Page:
Wednesday, May 21, 2014

Gull Rock Trail, Russian Lakes, and Camping in Hope

A year ago this weekend we were living the Fantasy (LINK) skiing mid-winter quality powder on mid-May.
This spring feels like a fantasy too, and a check of the weather, and photos posted by friends back east, reveals that its nicer, and farther along, here, than it is for them.
A somewhat impromptu group ride set off from the end of the road in Hope early on Friday afternoon, to the end of the Gull Rock Trail.
I’ve always ignored the GR trail, as the few reviews I’ve read made it sound both short (less than 5 miles), and too bumpy, rooty, washed out or over grown to make for a worthy ride.
I envisioned a short, sea-level hiking trail with a steep shoreline, swampy low spots, and steep rooty, rocky, washed out climbs through the drainage gulches…plus lots of grown in vegetation. A good hike with a few descent sections of riding, but plenty of pushing.
While I’m told the trail does get grown in as the season progresses, that may be one of the only similarities it shares with other Kenai singletracks.
Basically, for me, I would trade about half of the riding we have on the Kenai (bye bye Res), for another 15 miles of trail like GR.
It’s no secret, the riding here on the Kenai is 95% fast and smooth. Technical skill is rarely required, and even when a technical obstacle is encountered, the trail before and after it is typically free and clear.
GR on the other hand, is a roller coaster of rock gardens and root wads, regularly clustered tightly and demanding Nintendo combo moves for successful passage; off camber trail, steep pitches, and long gradual high speed grades; scree, thick forest, and head-high vegetation round it out.
I don’t think there were any lines in the 5.8 miles I clocked from the trail head to the final overlook that weren’t ridable, but dabbing is just about guaranteed even for a skilled rider.
It was entertaining: many of us, myself included, thought this would be so short and easy of a ride, that we would head up the road afterward and ride some of Resurrection just to pack on a few more miles.
That was hardly needed.
The trail is just as fun and challenging on the way back.
There was one other similarity this trail shares with its neighbors: its views. Everytime you look up, you have to remember, what you’re looking at is someone’s dream vacation.
The Solo poses for another photo shoot. It lost a few pounds after this weekend, so that was good.

Mike and Kerry take in the views at the end of the trail.

Jeremy, Dave, Jessie, and Liz looking out toward Anchorage.

On the way back, Dave showed how much he can drive the power to the pedals, and exploded the carbon spider on his crank!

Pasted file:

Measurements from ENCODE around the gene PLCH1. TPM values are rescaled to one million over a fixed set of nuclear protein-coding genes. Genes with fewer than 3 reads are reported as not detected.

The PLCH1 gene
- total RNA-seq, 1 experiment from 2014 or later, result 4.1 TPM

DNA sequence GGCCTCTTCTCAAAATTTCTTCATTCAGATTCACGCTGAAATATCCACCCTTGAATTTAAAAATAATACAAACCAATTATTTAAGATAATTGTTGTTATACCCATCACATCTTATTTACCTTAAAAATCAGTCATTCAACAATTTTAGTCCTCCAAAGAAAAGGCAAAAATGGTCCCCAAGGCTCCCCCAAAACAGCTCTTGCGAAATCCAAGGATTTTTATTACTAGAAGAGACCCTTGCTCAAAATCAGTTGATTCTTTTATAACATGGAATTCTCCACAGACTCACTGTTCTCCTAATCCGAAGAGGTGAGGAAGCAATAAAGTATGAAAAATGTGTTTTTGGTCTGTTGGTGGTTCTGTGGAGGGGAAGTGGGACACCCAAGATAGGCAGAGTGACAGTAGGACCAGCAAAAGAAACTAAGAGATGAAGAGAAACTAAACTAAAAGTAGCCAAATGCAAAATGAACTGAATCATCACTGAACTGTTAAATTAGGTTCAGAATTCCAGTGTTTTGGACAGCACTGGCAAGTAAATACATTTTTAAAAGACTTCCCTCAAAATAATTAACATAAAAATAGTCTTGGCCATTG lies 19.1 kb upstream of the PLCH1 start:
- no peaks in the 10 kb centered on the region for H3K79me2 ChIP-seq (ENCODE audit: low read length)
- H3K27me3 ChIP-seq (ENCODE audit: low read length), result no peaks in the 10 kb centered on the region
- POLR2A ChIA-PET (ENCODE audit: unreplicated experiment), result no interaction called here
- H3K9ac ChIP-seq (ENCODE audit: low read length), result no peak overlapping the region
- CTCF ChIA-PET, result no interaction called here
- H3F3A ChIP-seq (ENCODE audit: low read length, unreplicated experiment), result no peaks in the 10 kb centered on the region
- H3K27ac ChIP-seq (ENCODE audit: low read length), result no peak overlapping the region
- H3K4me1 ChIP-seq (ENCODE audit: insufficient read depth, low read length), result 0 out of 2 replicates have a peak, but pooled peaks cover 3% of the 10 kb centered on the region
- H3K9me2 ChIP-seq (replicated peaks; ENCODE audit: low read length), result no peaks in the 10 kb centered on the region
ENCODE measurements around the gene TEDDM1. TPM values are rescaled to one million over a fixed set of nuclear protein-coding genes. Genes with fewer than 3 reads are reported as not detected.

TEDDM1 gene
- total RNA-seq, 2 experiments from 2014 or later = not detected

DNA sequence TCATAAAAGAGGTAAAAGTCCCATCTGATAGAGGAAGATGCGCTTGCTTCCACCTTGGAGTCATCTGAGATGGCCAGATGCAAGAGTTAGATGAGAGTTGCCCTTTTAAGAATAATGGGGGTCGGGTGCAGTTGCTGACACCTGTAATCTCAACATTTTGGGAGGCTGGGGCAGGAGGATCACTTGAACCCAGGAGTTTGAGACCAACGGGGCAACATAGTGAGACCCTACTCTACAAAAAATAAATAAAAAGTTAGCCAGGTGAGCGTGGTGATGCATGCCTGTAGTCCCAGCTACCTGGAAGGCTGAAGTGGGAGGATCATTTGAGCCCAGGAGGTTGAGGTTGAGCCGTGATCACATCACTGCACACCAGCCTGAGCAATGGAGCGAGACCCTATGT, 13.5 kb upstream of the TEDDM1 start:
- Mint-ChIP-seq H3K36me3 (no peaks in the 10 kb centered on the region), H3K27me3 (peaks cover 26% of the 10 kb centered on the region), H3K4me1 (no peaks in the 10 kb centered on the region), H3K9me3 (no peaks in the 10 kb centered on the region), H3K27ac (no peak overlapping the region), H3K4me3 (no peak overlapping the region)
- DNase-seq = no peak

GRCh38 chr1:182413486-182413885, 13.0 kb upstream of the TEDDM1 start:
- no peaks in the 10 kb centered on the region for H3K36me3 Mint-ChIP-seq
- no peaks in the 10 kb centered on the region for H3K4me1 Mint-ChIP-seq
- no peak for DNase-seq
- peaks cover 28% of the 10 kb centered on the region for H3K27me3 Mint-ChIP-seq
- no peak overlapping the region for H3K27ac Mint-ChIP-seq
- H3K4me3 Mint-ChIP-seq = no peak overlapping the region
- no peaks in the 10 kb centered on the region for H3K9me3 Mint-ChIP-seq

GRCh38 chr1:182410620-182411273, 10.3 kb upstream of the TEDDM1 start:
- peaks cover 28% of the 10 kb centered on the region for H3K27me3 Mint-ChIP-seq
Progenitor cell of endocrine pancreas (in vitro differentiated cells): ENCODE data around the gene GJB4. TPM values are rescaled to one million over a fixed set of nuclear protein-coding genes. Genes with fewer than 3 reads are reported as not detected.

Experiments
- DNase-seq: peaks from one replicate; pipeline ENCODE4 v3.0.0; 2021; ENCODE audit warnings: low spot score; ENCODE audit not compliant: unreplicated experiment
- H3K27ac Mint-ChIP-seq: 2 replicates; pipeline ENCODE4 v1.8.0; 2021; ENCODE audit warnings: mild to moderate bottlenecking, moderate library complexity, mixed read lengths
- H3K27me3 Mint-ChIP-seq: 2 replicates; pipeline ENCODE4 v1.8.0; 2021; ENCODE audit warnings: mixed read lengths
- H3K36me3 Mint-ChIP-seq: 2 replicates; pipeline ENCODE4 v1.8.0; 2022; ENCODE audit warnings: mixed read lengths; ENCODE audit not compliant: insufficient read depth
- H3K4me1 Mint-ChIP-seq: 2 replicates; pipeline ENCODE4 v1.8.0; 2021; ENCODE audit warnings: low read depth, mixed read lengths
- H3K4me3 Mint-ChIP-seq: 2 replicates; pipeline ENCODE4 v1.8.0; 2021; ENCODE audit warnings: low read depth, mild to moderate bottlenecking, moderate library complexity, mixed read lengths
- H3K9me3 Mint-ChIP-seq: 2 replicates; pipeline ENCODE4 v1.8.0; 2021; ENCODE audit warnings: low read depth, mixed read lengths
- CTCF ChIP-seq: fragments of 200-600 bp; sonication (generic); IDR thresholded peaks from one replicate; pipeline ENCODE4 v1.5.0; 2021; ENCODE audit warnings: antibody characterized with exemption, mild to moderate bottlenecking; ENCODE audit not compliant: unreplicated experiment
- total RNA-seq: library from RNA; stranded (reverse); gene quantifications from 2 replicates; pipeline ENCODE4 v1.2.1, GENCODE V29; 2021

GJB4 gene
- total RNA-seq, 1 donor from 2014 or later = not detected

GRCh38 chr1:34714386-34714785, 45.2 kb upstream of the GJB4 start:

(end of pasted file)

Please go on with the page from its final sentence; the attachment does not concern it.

Dave got the hero award, and ran back. I would have walked.
 A group of us camped out at a choice spot near Hope on the Arm. It was hard going to bed, and waking up and eating breakfast with these views.

Camp d├ęcor.


Saturday I met up with Braun, and we rode out to Upper Russian Lake and back. The trail didn’t have a lot of room to improve from the previous weekend, but the few wet spots there were, were still drier yet, and the vegetation showed little signs of growth. It may be another bland year on the wildflower front, but at least the cow parsnip isn’t enjoying our spring.

Hot trails and cool wheels.

Sunday, I had the hardest ride I’ve had in way too long. I spent the day chasing Adam and Chuck, doing the Russian out-and-back, riding from Cooper Landing to the Snug Harbor trail head and back.
No photos were taken on this ride; I was too busy trying to hang on most of the day while they chatted easily about aquariums, diving, and tropical vacations. All I could think about was how much I was craving salt, a cool swim, and eating fish. Thanks fellas.
To justify my struggles, I’d like to borrow a recently-learned term: “excusematics.” I’m not sure if I’m spelling this correctly, but basically, excusematics is the use of advanced calculus, statistics, any and all forces such as physics, chemistry, biology, and anything else you can pull from a textbook and your a$$, that will help to show why you as a rider were underperforming or not keeping up with partners for any possible reason, except for your own inability.
One can include things like headwinds, tacky trails, and of course, a piece of equipment.
Right now, I’m laying the blame heavily on the latter (of course, I’m not mentioning that I’m the one who made this purchase, as excusematcis allows me to exclude that from the equations as well.)

The Solo came heavy, with a set of weighty tires more ideal for downhilling, and a hefty dropper post I can’t seem to find a use for. It also came hard, with an XTR double on the crank that sported a 28 tooth ring as the lowest gear, and a standard 36T cassette in the rear. On a lighter bike this gearing might not feel so harsh, but on a 31 lbs 5 inch travel rig, it’s been a bit much.
Though this bike is intentionally overbuilt, hopefully some recent mods will begin to address these issues.

Is it next weekend yet?

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